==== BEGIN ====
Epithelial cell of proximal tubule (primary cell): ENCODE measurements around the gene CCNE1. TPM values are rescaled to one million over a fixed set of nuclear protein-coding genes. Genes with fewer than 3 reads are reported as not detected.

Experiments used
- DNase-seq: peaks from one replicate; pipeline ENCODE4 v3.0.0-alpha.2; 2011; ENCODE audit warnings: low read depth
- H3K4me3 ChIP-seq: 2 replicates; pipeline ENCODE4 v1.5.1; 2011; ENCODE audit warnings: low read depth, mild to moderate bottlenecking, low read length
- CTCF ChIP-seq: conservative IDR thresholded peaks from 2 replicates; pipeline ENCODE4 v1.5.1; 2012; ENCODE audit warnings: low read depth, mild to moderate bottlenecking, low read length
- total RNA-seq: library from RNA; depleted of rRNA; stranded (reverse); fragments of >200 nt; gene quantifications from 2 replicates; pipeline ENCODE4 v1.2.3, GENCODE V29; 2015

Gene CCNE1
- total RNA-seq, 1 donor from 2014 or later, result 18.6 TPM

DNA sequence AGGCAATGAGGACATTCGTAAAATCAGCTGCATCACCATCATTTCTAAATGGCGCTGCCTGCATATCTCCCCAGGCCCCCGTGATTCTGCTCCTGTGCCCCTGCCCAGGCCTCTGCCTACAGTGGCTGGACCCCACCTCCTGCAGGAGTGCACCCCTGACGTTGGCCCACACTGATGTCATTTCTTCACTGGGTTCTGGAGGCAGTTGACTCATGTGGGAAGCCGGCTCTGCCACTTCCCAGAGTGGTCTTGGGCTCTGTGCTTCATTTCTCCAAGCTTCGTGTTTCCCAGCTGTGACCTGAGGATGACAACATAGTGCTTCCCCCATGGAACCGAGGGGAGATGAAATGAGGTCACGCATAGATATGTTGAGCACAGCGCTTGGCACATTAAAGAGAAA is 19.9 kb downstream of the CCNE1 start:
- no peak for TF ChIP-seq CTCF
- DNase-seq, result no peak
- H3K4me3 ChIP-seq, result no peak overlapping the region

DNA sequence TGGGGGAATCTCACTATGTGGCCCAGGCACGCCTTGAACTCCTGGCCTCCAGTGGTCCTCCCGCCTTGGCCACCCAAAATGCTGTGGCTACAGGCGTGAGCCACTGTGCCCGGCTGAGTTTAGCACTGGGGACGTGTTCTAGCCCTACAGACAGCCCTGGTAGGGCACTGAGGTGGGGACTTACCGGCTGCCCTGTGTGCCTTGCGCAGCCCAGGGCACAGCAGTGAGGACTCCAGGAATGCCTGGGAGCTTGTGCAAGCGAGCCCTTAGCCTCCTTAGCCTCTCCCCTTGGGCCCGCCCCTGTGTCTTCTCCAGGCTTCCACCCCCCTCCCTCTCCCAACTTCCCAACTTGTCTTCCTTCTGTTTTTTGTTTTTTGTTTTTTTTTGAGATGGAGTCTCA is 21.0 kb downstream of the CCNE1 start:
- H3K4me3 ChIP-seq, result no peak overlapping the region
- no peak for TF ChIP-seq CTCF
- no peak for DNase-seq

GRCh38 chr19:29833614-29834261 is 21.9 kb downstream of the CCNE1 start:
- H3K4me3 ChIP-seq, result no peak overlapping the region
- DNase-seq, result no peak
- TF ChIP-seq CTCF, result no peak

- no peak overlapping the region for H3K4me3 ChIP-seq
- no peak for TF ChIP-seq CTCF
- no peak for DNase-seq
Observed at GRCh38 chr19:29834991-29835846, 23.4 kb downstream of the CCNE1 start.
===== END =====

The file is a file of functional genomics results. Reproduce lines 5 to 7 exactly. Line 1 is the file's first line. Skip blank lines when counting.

- CTCF ChIP-seq: conservative IDR thresholded peaks from 2 replicates; pipeline ENCODE4 v1.5.1; 2012; ENCODE audit warnings: low read depth, mild to moderate bottlenecking, low read length
- total RNA-seq: library from RNA; depleted of rRNA; stranded (reverse); fragments of >200 nt; gene quantifications from 2 replicates; pipeline ENCODE4 v1.2.3, GENCODE V29; 2015

Gene CCNE1